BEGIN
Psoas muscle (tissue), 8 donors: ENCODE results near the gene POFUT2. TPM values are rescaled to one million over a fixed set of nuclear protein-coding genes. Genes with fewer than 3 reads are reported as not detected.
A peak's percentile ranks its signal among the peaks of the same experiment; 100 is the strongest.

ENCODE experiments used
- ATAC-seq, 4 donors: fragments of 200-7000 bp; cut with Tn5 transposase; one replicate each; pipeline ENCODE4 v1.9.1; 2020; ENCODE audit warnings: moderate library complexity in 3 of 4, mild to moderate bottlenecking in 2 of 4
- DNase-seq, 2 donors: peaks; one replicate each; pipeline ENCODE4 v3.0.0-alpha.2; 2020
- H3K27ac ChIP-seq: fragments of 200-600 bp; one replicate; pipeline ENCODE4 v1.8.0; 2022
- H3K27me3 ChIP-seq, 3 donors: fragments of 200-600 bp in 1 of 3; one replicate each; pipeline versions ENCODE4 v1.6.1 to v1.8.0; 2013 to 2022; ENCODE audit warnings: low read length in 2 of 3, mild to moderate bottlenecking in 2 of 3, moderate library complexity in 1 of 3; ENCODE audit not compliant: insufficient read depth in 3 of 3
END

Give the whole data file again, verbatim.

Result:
Psoas muscle (tissue), 8 donors: ENCODE results near the gene POFUT2. TPM values are rescaled to one million over a fixed set of nuclear protein-coding genes. Genes with fewer than 3 reads are reported as not detected.
A peak's percentile ranks its signal among the peaks of the same experiment; 100 is the strongest.

ENCODE experiments used
- ATAC-seq, 4 donors: fragments of 200-7000 bp; cut with Tn5 transposase; one replicate each; pipeline ENCODE4 v1.9.1; 2020; ENCODE audit warnings: moderate library complexity in 3 of 4, mild to moderate bottlenecking in 2 of 4
- DNase-seq, 2 donors: peaks; one replicate each; pipeline ENCODE4 v3.0.0-alpha.2; 2020
- H3K27ac ChIP-seq: fragments of 200-600 bp; one replicate; pipeline ENCODE4 v1.8.0; 2022
- H3K27me3 ChIP-seq, 3 donors: fragments of 200-600 bp in 1 of 3; one replicate each; pipeline versions ENCODE4 v1.6.1 to v1.8.0; 2013 to 2022; ENCODE audit warnings: low read length in 2 of 3, mild to moderate bottlenecking in 2 of 3, moderate library complexity in 1 of 3; ENCODE audit not compliant: insufficient read depth in 3 of 3